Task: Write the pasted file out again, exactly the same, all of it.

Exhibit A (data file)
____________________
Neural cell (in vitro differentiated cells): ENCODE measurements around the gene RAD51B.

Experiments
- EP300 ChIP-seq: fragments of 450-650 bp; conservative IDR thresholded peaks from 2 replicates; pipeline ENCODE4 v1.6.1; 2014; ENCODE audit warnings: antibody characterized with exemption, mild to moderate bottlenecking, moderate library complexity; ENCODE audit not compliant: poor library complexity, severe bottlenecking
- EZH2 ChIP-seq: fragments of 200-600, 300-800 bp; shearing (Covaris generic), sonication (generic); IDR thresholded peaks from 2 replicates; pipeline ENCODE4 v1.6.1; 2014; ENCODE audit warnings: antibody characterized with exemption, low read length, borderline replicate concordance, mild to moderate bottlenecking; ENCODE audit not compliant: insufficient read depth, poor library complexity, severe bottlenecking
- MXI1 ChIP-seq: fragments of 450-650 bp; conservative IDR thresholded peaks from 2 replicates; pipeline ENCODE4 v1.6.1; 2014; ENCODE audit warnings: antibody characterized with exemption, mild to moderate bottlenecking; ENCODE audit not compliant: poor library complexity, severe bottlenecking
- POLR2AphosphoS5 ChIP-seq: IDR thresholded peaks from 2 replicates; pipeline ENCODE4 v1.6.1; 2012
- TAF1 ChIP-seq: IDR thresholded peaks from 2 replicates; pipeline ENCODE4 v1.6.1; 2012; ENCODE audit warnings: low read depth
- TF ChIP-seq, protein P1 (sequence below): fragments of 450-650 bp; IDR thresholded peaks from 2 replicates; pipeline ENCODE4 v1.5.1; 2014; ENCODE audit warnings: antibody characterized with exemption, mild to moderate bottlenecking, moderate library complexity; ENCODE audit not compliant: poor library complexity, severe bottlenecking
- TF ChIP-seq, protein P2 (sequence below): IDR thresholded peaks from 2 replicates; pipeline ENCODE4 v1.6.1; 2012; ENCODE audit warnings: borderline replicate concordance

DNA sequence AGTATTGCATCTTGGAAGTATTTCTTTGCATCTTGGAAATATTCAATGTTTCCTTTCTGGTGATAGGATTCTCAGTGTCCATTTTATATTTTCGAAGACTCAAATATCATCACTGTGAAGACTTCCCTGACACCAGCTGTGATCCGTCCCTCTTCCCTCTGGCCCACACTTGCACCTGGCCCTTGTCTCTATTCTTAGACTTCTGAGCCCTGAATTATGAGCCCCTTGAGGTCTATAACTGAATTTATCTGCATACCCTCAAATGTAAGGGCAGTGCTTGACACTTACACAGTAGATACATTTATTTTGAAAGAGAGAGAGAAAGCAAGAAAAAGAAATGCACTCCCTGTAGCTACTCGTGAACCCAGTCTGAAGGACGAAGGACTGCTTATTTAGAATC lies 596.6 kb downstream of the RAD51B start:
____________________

Neural cell (in vitro differentiated cells): ENCODE measurements around the gene RAD51B.

Experiments
- EP300 ChIP-seq: fragments of 450-650 bp; conservative IDR thresholded peaks from 2 replicates; pipeline ENCODE4 v1.6.1; 2014; ENCODE audit warnings: antibody characterized with exemption, mild to moderate bottlenecking, moderate library complexity; ENCODE audit not compliant: poor library complexity, severe bottlenecking
- EZH2 ChIP-seq: fragments of 200-600, 300-800 bp; shearing (Covaris generic), sonication (generic); IDR thresholded peaks from 2 replicates; pipeline ENCODE4 v1.6.1; 2014; ENCODE audit warnings: antibody characterized with exemption, low read length, borderline replicate concordance, mild to moderate bottlenecking; ENCODE audit not compliant: insufficient read depth, poor library complexity, severe bottlenecking
- MXI1 ChIP-seq: fragments of 450-650 bp; conservative IDR thresholded peaks from 2 replicates; pipeline ENCODE4 v1.6.1; 2014; ENCODE audit warnings: antibody characterized with exemption, mild to moderate bottlenecking; ENCODE audit not compliant: poor library complexity, severe bottlenecking
- POLR2AphosphoS5 ChIP-seq: IDR thresholded peaks from 2 replicates; pipeline ENCODE4 v1.6.1; 2012
- TAF1 ChIP-seq: IDR thresholded peaks from 2 replicates; pipeline ENCODE4 v1.6.1; 2012; ENCODE audit warnings: low read depth
- TF ChIP-seq, protein P1 (sequence below): fragments of 450-650 bp; IDR thresholded peaks from 2 replicates; pipeline ENCODE4 v1.5.1; 2014; ENCODE audit warnings: antibody characterized with exemption, mild to moderate bottlenecking, moderate library complexity; ENCODE audit not compliant: poor library complexity, severe bottlenecking
- TF ChIP-seq, protein P2 (sequence below): IDR thresholded peaks from 2 replicates; pipeline ENCODE4 v1.6.1; 2012; ENCODE audit warnings: borderline replicate concordance

DNA sequence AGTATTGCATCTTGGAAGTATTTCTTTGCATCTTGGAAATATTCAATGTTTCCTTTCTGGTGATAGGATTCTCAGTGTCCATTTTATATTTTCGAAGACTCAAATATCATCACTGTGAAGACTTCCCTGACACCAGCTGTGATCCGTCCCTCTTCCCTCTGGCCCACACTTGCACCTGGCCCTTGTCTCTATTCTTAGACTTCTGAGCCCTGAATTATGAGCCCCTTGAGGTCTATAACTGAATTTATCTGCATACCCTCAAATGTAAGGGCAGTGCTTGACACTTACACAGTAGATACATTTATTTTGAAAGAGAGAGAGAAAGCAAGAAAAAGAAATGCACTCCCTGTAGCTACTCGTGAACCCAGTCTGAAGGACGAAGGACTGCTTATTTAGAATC lies 596.6 kb downstream of the RAD51B start: